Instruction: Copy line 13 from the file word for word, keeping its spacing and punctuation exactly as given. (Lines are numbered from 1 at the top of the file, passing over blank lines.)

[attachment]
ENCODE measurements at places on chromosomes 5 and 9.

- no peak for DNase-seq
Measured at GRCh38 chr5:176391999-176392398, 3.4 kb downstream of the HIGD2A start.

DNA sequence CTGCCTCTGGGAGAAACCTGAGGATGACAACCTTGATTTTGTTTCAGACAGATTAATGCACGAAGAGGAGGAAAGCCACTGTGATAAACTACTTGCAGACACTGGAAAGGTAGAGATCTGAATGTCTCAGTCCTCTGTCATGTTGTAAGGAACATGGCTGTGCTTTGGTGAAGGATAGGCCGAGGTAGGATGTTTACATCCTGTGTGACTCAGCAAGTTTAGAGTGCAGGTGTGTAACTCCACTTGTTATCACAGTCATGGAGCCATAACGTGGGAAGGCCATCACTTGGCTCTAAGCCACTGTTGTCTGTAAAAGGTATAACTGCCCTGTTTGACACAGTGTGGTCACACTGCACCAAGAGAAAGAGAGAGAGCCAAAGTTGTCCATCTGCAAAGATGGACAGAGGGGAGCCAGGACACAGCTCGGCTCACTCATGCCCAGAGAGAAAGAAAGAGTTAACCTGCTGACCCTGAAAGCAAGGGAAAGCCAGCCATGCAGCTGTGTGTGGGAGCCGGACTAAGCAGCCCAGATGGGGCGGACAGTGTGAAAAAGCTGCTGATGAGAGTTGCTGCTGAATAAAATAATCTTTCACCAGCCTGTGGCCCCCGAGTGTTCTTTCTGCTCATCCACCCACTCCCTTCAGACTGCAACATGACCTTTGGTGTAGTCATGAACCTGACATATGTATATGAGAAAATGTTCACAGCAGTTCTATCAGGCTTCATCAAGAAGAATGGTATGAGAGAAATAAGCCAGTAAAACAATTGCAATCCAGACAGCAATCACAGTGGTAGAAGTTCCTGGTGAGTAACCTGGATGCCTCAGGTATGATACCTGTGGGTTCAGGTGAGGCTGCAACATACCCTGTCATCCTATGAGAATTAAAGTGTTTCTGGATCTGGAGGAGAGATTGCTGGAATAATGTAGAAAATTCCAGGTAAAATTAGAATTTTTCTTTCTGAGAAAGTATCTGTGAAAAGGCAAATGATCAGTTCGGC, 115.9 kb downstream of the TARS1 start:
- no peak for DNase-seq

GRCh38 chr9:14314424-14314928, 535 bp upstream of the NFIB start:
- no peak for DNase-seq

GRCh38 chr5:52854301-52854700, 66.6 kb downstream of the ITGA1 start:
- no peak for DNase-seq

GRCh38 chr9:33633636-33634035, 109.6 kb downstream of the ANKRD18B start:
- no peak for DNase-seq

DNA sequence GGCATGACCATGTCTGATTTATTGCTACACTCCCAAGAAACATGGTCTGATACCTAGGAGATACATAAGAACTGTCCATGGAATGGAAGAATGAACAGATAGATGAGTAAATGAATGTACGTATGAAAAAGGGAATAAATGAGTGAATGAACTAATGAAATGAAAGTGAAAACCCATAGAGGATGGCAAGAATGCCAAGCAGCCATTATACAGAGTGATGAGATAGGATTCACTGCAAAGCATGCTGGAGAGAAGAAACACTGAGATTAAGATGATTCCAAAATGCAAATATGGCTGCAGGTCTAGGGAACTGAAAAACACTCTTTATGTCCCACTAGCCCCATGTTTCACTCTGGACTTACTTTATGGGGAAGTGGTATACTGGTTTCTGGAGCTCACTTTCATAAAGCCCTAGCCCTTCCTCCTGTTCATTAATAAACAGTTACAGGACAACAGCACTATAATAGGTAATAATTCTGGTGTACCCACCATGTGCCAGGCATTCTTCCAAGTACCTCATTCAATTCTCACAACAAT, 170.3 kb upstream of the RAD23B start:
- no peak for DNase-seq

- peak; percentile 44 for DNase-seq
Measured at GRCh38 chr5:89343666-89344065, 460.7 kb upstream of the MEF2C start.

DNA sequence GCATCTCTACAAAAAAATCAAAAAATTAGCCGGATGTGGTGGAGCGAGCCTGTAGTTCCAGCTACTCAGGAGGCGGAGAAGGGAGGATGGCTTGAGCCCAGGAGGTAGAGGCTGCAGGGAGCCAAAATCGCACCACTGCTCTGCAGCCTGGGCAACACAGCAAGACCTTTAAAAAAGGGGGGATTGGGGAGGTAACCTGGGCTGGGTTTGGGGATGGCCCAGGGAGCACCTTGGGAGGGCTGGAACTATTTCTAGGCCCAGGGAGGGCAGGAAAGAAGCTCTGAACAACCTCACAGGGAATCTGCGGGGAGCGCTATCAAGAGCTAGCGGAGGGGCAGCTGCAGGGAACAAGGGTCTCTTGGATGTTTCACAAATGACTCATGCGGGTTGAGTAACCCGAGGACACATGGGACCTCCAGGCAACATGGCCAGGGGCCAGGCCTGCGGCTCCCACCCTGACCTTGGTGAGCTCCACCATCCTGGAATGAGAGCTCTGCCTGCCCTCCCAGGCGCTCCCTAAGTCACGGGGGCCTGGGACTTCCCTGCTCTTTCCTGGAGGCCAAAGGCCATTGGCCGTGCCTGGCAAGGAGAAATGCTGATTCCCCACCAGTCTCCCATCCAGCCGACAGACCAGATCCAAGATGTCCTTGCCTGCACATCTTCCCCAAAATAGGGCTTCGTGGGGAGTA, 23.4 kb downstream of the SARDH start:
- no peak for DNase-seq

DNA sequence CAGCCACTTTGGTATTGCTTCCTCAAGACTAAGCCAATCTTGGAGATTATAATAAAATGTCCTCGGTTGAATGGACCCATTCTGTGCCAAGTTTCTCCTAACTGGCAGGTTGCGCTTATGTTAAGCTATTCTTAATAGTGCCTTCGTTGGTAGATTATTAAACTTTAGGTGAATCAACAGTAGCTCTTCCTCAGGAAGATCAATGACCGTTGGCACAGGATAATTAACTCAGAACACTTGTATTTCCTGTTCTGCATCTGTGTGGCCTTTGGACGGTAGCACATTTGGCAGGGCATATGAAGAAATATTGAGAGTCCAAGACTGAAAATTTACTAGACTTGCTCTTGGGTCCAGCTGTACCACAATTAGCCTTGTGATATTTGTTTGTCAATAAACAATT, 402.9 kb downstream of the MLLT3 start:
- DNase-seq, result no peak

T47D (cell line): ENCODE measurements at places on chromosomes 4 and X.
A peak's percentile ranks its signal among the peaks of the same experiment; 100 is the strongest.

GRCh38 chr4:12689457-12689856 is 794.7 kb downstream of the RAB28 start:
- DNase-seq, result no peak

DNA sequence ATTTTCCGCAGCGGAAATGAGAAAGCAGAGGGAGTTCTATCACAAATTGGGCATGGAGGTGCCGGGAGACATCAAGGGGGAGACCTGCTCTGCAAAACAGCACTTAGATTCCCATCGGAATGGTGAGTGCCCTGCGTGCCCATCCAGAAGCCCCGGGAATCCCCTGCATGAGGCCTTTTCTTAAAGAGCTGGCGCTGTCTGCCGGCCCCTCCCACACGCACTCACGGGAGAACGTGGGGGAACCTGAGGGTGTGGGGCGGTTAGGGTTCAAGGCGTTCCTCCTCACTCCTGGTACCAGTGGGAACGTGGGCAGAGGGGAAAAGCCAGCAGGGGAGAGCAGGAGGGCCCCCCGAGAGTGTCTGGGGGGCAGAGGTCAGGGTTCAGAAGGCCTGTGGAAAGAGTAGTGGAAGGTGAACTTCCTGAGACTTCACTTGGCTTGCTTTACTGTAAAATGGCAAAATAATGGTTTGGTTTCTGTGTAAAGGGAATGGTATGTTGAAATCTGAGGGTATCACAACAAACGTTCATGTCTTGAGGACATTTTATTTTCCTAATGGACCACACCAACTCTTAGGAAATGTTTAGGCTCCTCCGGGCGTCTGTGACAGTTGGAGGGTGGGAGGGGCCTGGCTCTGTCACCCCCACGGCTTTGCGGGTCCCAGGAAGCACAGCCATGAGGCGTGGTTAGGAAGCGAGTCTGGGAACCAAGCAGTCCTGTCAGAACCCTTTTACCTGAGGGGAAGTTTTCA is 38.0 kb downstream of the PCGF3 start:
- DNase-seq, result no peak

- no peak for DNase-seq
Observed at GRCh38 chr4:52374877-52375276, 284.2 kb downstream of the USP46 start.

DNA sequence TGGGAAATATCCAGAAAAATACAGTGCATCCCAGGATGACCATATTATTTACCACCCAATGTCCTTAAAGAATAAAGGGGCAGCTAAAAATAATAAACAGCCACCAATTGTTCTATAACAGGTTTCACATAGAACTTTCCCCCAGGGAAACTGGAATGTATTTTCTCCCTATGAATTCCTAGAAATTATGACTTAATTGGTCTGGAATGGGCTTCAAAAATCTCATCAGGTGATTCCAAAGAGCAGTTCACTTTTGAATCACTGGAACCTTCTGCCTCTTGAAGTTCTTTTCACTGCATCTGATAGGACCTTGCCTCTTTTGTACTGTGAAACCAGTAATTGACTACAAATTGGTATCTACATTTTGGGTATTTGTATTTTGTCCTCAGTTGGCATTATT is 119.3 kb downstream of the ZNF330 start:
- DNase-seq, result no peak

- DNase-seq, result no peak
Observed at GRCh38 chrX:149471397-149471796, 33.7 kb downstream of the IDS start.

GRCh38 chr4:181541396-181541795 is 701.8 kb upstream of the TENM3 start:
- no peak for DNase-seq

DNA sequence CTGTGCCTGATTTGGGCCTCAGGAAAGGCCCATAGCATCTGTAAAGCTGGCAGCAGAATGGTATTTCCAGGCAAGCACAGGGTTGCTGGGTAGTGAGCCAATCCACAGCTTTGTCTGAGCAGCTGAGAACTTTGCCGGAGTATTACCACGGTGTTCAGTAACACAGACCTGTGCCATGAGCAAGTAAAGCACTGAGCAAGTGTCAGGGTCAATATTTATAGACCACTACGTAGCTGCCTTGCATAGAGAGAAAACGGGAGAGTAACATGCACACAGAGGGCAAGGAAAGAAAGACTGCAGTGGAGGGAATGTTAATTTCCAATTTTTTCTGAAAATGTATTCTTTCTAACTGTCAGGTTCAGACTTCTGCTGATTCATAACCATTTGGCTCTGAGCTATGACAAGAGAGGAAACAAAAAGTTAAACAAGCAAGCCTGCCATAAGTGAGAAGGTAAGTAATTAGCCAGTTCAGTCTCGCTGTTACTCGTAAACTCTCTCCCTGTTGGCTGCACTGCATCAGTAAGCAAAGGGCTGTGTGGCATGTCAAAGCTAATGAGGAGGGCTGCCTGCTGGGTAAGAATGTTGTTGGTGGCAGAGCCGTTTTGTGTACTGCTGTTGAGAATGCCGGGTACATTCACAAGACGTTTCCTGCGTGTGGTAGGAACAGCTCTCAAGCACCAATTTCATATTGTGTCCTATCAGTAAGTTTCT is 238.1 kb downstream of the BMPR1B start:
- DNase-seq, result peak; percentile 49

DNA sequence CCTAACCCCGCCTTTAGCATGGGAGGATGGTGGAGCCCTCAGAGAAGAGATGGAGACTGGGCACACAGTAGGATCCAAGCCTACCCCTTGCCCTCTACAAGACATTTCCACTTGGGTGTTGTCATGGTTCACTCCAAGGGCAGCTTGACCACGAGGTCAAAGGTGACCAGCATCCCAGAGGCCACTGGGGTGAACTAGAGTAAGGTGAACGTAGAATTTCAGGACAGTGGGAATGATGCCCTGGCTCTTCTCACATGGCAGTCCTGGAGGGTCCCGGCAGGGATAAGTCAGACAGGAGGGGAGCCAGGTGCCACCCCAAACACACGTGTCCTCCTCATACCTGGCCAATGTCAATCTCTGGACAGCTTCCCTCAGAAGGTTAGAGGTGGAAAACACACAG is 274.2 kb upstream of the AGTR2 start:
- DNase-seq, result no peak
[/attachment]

- no peak for DNase-seq